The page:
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The Gynocratic Convention

 

I DID not watch a single moment of the Democratic Convention during prime time last week. I did, however, later view some of Sandra Fluke’s speech, which you can see here. Rarely has the socialist project to denigrate womahood been presented in such glowing terms. It’s too hysterical and adolescent of a speech, the sort of thing you’d expect to hear at the Women’s Resource Center at any university or college, to take seriously. As Lawrence Auster says, “The human mind is designed for the contemplation of reality, not for the contemplation of sheer insanity.” It’s sheer insanity to view Fluke as a champion of women.  She is an avid proponent of their manipulation, unhappiness and corruption. And, truly, a childless woman who lectures the nation about the need to prevent birth is suffering from an insane level of presumption.

The Democrats scored two public relations victories against the Catholic Church. In the first, Caroline Kennedy presented herself as Catholic in her pro-abortion speech. Kennedy apparently believes Catholicism is hereditary and has nothing to do with what one believes. Kennedy is an airhead; she’s a human hot air balloon.

The second was Timothy Cardinal Dolan’s benediction, in which he described policians who support abortion, same-sex ‘marriage’ and mandatory insurance coverage for contraception as “seek[ing] to serve the common good by seeking public office.”

The Archbishop of New York’s prayer did much to confuse and gave the impression that as long as we pray for the Democrats, it’s okay to vote for them.

—– Comments —–

Jane S. writes:

I have to admit, I’m confused by this post. The part about the benediction from the Cardinal. I’m confused by the link, too. Apparently he gave the benediction at both conventions. Was it the same benediction at both? I’m in a muddle. Thanks.

Laura writes:

It was understandably confusing because I considered two different aspects of the convention. It was my convention round-up. : – )

Cardinal Dolan’s prayer was basically the same at the two conventions, with two notable differences. He asks for a blessing for those “waiting to be born” at the Democratic Convention

And he said:

“Show us anew that happiness is found only in respecting the laws of nature and of nature’s God. Empower us with your grace so that we might resist the temptation to replace the moral law with idols of our own making, or to remake those institutions you have given us for the nurturing of life and community.”

This was a reference apparently to same-sex marriage. But it is an oblique one.

These are reverent and admirable requests for God’s grace. However, the Cardinal was appearing before thousands of people who defiantly embrace the opposite. I don’t think they felt chastened. Quite the contrary. I think they felt blessed.

Terry Morris writes:

You wrote that the Archbishop of New York’s prayer gave the impression that if you pray for Democrats, it’s okay to vote for them.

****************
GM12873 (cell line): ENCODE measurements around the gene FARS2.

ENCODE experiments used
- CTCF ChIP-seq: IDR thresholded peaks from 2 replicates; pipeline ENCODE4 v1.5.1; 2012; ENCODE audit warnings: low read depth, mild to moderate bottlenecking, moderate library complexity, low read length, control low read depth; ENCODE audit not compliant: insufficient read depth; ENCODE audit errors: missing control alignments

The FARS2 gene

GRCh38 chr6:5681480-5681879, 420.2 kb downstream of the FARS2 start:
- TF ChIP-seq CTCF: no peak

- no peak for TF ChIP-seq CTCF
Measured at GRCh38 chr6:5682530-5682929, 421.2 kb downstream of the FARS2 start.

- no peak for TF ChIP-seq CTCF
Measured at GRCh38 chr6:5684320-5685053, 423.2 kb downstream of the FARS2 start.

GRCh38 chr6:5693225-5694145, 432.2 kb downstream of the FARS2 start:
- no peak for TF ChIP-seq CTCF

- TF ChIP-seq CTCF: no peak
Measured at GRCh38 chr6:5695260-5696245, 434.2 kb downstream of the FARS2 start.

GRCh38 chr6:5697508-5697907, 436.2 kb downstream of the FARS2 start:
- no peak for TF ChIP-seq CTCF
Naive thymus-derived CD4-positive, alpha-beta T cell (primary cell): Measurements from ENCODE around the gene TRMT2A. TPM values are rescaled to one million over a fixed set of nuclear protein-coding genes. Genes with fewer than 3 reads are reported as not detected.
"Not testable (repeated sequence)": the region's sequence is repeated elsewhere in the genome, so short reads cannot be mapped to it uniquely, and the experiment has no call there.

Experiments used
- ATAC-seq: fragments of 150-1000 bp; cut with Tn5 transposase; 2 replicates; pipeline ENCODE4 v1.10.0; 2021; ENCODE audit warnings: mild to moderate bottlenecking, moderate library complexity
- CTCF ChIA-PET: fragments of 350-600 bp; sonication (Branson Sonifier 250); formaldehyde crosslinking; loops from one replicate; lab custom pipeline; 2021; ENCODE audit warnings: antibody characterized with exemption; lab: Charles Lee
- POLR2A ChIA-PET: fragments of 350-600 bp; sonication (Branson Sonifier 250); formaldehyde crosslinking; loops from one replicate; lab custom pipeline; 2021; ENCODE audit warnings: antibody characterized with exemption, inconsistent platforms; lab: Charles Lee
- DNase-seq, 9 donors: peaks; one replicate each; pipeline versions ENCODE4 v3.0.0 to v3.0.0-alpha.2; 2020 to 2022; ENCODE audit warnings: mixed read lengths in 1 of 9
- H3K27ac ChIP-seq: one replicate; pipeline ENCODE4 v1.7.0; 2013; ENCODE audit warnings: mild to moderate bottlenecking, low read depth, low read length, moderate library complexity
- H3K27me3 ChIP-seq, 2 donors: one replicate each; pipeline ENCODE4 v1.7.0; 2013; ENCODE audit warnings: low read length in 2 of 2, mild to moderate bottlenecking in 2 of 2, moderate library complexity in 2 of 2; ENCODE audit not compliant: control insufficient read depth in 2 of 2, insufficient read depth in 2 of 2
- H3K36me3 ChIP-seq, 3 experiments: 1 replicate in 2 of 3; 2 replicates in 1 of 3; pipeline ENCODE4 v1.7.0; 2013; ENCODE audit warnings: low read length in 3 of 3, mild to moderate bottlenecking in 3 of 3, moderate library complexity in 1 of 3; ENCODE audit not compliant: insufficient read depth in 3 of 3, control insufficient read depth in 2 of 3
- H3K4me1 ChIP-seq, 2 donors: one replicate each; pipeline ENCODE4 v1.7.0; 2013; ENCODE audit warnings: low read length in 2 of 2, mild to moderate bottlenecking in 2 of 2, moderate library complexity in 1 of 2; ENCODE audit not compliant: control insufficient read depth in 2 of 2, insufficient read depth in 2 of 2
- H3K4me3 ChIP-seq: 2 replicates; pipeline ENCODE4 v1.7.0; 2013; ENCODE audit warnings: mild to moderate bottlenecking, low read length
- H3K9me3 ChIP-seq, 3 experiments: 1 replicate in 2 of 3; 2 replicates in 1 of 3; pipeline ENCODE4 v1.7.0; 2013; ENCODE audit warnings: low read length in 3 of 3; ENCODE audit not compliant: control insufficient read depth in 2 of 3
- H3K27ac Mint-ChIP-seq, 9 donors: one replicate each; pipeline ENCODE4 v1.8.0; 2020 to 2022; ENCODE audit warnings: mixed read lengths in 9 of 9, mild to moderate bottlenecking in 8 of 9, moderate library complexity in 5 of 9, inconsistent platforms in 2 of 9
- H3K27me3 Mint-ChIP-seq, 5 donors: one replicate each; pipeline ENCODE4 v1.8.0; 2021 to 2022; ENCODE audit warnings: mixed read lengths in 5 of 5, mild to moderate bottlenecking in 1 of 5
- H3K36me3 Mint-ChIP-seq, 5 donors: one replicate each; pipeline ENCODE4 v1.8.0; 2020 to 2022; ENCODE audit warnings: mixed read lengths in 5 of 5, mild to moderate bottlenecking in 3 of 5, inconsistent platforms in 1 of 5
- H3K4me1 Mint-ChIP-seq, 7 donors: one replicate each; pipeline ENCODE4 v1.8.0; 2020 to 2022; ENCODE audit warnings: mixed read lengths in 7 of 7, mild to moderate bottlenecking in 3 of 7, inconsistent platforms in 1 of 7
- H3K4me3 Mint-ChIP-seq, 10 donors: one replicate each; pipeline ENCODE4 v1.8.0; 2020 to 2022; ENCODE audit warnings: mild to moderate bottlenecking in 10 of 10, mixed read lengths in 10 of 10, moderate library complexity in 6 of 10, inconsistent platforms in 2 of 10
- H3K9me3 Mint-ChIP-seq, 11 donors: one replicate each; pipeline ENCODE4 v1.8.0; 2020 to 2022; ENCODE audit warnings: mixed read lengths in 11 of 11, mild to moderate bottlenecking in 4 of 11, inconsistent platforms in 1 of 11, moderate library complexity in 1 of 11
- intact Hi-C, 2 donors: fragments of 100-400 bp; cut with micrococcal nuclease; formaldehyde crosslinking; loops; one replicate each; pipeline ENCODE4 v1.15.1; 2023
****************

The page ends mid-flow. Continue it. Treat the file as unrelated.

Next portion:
Seems like you have your answer to the question of whether it is a mortal sin to vote for Hussein Obama. I sure am glad that’s cleared up.

Paul writes:

The Cardinal showed his liberalism (by far the American norm) when he used the legal phrase “ordered liberty.” The Supreme Court uses this phrase when it ever-increasingly imposes the Bill of Rights on the states. The Bill of Rights is a collection of ten excellent Constitutional amendments intended to restrict the federal government, not the states. But the Court (Scalia and all the rest) embraces the idea that the Fourteenth Amendment made the guts of the Bill of Rights applicable to the states.

The Fourteenth Amendment does not say it makes the Bill of Rights applicable. If one believes that, then one must believe Congress intended a radical change to the Constitution that was to apply to the North after the Civil War. But the Northern Congress had no such intention. The North wanted due process (or more precisely, the minimal due process blacks had in the North) for blacks in the South. That is it.

Ordered liberty is a trite phrase. Of course liberty must be limited. So what else is new? The phrase is a talisman the Court uses when it does what it wants, which is often, with regard to the Bill of Rights.

Let us take a simple example of how the Court does what it wants. The supposedly conservative justice, Roberts, deemed Obamacare constitutional based on the federal government’s constitutional power to levy taxes. He admitted he tried mightily to uphold Obamacare, which he wanted to uphold supposedly for conservative reasons. Most conservatives think the courts should rarely overturn laws, particularly state laws, without a clear constitutional mandate. Yet Obama (and his Congressional minions) argued it was not a tax in order to enact it and then switched to arguing it was a tax when Obamacare got to the Court.

Roberts never mentioned the blatant contradiction that is of record despite the Court’s (including Breyer’s) reliance on legislative history when rendering its opinions. Lawyers know Roberts had a conservative agenda. Even the liberal media admitted it because the media got the result it wanted.

I expect it is too hard on the Cardinal to accuse him of being liberal based on his misuse of nice-sounding legal jargon. I watched his prayer lying in bed while on a useless business trip, and I was encouraged by his courage to stand up in front of a bunch of pro-abortionists and give a vague (to most of the electorate) admonition against abortion. The liberal channel noted most of the people were exiting at the time. So the Cardinal was lucky.

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